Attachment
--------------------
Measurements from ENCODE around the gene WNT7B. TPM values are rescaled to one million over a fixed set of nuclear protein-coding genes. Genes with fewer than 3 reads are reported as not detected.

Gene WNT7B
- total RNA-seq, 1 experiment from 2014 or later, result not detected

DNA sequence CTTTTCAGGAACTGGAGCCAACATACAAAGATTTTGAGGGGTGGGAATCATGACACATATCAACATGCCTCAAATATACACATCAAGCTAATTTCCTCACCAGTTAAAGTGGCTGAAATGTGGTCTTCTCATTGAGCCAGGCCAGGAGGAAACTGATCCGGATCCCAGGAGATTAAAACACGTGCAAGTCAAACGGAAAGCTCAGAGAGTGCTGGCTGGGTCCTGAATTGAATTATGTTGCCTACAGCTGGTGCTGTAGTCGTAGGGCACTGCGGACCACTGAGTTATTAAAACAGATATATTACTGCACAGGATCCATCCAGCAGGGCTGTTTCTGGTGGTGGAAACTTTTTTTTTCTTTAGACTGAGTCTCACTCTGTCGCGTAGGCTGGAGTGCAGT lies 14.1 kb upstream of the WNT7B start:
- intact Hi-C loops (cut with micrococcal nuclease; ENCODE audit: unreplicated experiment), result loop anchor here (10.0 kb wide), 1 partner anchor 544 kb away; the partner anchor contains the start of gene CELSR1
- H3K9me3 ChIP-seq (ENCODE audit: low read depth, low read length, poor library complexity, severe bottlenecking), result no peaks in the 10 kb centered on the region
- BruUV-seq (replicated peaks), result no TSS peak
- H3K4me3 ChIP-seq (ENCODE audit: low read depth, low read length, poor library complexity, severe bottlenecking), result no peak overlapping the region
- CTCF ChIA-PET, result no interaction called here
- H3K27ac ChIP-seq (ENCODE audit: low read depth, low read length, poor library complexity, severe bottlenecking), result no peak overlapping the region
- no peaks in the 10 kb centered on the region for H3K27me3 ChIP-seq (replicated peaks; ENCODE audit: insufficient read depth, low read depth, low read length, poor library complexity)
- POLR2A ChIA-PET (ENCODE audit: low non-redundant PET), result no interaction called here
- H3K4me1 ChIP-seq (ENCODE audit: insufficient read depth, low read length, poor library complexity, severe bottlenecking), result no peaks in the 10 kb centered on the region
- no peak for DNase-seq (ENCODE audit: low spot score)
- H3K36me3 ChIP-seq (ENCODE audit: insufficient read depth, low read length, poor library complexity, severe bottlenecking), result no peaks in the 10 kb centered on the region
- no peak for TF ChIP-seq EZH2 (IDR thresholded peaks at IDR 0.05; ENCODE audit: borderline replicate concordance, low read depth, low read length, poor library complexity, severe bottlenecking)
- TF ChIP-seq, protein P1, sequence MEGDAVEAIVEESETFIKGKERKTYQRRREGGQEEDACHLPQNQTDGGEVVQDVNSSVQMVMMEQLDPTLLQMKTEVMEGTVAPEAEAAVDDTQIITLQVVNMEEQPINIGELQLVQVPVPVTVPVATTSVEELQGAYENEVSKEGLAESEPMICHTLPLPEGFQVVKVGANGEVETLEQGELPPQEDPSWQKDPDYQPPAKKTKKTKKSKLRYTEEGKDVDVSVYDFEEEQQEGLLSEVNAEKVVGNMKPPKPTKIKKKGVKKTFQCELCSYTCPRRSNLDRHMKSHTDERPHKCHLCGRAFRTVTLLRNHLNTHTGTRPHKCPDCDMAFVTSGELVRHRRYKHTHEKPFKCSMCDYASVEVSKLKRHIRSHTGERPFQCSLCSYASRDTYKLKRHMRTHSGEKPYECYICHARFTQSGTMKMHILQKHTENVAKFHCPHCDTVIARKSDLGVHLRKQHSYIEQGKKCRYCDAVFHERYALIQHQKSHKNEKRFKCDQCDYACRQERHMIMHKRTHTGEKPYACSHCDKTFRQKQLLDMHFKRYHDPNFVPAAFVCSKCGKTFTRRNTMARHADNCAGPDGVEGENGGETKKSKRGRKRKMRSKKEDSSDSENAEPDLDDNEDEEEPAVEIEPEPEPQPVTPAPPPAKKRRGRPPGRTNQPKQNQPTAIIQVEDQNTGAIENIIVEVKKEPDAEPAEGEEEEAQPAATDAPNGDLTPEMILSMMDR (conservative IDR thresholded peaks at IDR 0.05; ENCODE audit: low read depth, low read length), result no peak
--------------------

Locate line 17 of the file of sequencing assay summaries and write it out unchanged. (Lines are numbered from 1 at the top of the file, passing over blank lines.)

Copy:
- TF ChIP-seq, protein P1, sequence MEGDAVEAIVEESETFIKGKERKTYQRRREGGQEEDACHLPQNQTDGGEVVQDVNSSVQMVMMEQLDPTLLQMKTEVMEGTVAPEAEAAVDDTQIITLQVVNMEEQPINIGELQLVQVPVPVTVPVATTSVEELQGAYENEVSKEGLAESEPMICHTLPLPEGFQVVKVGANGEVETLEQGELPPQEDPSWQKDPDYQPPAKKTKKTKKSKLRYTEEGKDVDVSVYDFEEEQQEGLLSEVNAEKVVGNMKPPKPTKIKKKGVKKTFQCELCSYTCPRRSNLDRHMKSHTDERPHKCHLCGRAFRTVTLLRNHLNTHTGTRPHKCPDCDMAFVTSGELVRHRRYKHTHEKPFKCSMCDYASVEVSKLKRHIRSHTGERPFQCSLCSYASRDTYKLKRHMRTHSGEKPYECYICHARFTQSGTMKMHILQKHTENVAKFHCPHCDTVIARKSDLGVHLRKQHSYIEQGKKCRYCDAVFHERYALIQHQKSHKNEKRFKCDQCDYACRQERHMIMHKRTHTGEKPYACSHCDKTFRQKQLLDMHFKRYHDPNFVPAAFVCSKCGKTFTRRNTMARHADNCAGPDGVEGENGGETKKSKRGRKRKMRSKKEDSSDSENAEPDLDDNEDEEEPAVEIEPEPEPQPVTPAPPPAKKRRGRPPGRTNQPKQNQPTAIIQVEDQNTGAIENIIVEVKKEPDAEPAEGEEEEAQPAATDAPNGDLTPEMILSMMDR (conservative IDR thresholded peaks at IDR 0.05; ENCODE audit: low read depth, low read length), result no peak